Thursday, April 17, 2014

Female foeticide in India and the PCPNDT act

Pre-Conception and Pre-Natal diagnostic test act is a federal legislation enacted by the Parliament of India to stop female foeticide and arrest the declining sex ratio in India.
It also banned pre-natal sex determination before and after conception, that was employed to detect genetic abnormalities or chromosomal abnormalities or metabolic disorders or congenital malformations or sex linked disorders.

Pre-Natal Diagnostic techniques (Regulation and Prevention of Misuse act) 1994 (PNDT) was amended in 2003 to Pre-conception and Pre-Natal Diagnostic Techniques (Prohibition of Sex Selection act) PCPNDT to improve the regulation of technology employed in sex selection. 


It is estimated that more than 10 million female foetuses have been illegally aborted in India. Researchers for the Lancetjournal based in Canada and India stated that 500,000 girls were have gone missing through every year through the annual sex-selective abortions. 


It is a notorious problem in Gujarat and the North Indian states, which according to census data have an alarmingly low ratio of female children. Certain castes regularly practiced female infanticide and later female foeticide. The castes with a much lower proportion of female children to male children included Lewa patidars and the Rajputs in Gujarat; Jats, rajputs, Khutris and royal Brahmins in undivided Punjab, Rajputs and Gujars in the Uttar Pradesh.
The Act though strongly put on paper, is no good in acting as a deterrent. The problem has a cultural connection with the dowry system, which is ingrained in the Indian culture, existing as "bride wealth" or "gifts". It had been prohibited under the Dowry prohibition act since 1961, but all thanks to the myopia in the society, it continues to thrive.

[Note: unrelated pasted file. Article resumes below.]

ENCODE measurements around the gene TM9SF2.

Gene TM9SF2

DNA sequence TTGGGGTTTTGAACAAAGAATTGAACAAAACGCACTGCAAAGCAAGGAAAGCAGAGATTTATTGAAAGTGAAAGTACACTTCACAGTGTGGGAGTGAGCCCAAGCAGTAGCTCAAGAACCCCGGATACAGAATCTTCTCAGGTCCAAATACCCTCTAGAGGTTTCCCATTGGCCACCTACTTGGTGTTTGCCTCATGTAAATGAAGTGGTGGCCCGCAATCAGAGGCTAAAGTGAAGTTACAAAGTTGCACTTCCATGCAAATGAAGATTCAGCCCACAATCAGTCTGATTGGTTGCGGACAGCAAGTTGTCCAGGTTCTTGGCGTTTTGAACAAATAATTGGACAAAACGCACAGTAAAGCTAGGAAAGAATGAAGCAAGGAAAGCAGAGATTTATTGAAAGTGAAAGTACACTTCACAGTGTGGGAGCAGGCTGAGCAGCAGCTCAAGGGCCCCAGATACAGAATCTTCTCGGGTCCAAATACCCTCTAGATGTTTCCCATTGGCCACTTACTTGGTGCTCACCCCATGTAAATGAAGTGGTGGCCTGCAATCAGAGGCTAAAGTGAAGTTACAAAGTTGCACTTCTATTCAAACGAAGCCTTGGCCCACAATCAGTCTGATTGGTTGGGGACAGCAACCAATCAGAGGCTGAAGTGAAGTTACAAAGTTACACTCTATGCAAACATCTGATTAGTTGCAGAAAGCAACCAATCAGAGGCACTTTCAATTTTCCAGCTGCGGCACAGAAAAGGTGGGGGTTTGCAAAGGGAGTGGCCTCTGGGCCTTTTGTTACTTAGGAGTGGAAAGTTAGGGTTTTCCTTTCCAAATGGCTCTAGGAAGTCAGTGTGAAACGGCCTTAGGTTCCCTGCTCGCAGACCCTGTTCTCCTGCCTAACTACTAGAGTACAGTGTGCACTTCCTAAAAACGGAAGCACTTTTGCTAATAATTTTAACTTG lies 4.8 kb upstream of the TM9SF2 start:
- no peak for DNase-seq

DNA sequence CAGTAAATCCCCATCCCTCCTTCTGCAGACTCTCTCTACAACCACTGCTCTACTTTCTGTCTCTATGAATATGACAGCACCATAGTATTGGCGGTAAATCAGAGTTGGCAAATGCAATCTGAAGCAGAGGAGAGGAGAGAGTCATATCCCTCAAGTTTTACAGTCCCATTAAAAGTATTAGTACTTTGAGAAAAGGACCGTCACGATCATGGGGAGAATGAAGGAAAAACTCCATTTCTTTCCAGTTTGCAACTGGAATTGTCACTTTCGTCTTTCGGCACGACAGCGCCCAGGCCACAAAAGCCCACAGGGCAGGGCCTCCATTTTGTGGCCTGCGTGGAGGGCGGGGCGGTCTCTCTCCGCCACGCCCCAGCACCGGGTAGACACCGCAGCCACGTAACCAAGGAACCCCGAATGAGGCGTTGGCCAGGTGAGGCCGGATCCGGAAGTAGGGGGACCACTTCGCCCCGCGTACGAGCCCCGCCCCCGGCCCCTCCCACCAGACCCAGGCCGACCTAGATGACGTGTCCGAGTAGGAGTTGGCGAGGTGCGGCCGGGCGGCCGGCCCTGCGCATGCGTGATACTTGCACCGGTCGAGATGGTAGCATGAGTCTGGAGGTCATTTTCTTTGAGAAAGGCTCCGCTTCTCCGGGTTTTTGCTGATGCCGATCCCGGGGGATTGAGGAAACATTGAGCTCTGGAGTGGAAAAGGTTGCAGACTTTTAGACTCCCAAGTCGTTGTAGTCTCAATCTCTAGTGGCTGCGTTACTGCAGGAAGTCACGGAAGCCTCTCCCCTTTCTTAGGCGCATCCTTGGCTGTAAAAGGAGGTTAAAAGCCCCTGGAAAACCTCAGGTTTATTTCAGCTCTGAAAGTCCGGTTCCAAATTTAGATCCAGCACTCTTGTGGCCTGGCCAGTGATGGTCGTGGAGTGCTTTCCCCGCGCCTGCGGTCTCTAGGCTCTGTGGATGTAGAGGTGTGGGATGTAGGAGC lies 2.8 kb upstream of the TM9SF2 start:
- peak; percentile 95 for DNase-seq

A very famous case from urban India that shook the country was that of Mitu Khurana who was tricked into sex determination by her doctor husband. Her in-laws then wiled her into having eggs, which she was allergic to, thereby she was hospitalized. They then forced her to abort the twin girls she was carrying. It was shocking to hear about the officials callousness who advised her to abort the twin girls and give them a son, so that her life and youth aren't wasted. 


In 1992, Nobel laureate Amartya Sen estimated that 37 million women had already ‘gone missing’ in India till 1986. Contrast that with the total number of ongoing cases under PCPNDT in the country (till September 2011) — a mere 1,040. No wonder that 28 of the 35 States and Union Territories have 0 convictions (till September 2011). Even the ones that secured convictions stand dismaly at: Chandigarh – 1, Rajasthan, Delhi, Gujarat – 4 each, Maharashtra – 18, Punjab – 23, Haryana – 29.

India’s child sex ratio (0-6 years) has declined from 945 in 1991 to 927 in 2001 and now to the lowest since independence: 914 females per 1,000 males in 2011. But the total number of ultrasound machines seized/sealed (till September 2011) stands at just 869. The individual figures for states are more disturbing. Not a single ultrasound machine has been sealed or seized in Delhi, one of three worst states (other two being Punjab and Haryana) in the 2011 Census, with a child sex ratio of 866 girls per 1,000 boys in 2011. Why does sex determination still thrive?